Generational wealth is anything of value passed from generation to generation. This can be grandma’s sweet potato pie recipe. It can be academic accomplishments. It could be a trade, your dad was a plumber, now you own a plumbing company. It can be religious beliefs, like the song said I had a praying grandmother. For us, our dad passed on a hard day’s work equals a hard day’s pay, and to always pay your bills on time.
Generational wealth is also money; we are to leave an inheritance to our children’s children. Money can buy a plethora of things. 80% of today’s millionaires have first generational wealth. They are the Nouveau Riche; they are rich without an inheritance. Yes, we can point to Oprah Winfrey and LeBron James. What about Ms. Singelton the 10th grade teacher, she’s very likely to be a millionaire, or Ms. Owens the ICU nurse is also a potential millionaire. What about the electrician down the street?
The professions that we assume are rich because they “make paper” like: doctors, lawyers, engineers, and bankers may not be the wealthy. They look good in expensive clothes, luxury cars, with the big homes, in the best neighborhoods, but it maybe a deceiving look. They are dripping in student loans, credit cards, car and huge mortgage debt. It could be a façade. They postpone work to go to school and amass a lot of debt. Then they live the lifestyle of the rich and famous.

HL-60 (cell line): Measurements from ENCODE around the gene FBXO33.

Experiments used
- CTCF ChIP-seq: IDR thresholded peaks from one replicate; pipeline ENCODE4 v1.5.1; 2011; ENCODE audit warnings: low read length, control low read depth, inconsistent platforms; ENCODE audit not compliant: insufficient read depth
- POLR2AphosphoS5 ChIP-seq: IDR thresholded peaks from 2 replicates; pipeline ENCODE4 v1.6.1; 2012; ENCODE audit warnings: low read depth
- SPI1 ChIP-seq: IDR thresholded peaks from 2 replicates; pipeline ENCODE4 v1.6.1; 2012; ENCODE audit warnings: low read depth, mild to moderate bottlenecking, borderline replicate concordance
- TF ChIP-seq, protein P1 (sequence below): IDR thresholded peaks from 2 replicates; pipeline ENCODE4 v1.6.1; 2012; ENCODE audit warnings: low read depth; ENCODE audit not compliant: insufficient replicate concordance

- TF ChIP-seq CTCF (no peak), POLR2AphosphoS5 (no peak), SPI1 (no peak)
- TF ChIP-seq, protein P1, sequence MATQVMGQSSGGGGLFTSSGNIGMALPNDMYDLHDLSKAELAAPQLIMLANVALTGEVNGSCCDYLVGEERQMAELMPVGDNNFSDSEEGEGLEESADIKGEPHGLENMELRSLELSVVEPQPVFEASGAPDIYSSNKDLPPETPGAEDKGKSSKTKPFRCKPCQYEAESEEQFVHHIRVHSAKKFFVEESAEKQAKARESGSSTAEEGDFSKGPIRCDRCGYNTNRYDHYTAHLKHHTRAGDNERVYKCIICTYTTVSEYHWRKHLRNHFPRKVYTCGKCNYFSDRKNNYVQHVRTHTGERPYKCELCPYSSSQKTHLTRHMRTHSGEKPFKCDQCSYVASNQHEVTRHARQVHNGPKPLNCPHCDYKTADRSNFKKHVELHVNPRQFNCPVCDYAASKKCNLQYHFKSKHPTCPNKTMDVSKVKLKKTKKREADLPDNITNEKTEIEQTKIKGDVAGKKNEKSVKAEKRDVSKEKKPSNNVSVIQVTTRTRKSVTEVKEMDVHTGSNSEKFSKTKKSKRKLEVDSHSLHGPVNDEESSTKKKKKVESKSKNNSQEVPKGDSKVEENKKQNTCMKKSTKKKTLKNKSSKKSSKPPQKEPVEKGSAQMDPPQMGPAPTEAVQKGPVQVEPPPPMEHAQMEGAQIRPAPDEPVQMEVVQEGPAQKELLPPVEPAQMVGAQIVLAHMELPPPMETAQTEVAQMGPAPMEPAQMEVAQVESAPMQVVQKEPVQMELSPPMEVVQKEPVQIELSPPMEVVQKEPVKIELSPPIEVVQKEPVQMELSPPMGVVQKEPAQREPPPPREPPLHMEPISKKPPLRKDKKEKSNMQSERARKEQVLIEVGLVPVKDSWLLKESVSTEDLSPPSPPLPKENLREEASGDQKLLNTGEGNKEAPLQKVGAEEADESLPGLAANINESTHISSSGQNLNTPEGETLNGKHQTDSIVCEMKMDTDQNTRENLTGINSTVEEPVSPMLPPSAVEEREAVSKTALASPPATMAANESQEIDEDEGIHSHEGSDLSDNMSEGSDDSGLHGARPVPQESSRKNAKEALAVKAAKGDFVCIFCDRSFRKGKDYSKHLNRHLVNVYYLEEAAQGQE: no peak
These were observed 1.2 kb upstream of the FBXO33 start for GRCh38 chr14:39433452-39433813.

Many of us have generational strongholds: poor money management skills, the inability to consistently budget and plan, no value for education nor do we volunteer in our children’s schools. We are Mr. and Ms. Big Shot consumers. We drive well, drip in ice, dress Gucci down to the socks, designer everything, but no savings and very little in retirement.
Many of the first generation millionaires saved 15% of their incomes, invested well, lived on a frugal budget the majority of their working lives, then they had more than $1 million of net worth by their mid 50s. You must choose life, and generational wealth and live more abundantly.
In the book Millionaire Next Door (Thomas J. Stanley and William D. Danko), they surveyed thousands of millionaires. The millionaires were the most uncommon, and most unsuspected people. These millionaires were teachers, nurses, plumbers, farmers, business owners, and etc. They had ordinary professions. They didn’t dress, drive, or act how we assumed.
There’s more to life than what we think. We must prepare our children to be fiscally responsible. Start a family budget today. Set personal and financial goals. The key is to remain in the black with all of your needs and some of our wants met, while saving and preparing for tomorrow.
What generation nuggets are you passing along. My children are expected to think outside the box, pay their bills on time, balance of their budgets, and set and accomplish their goals.
Don't sleep on your hairstylist, she may be the next millionaire.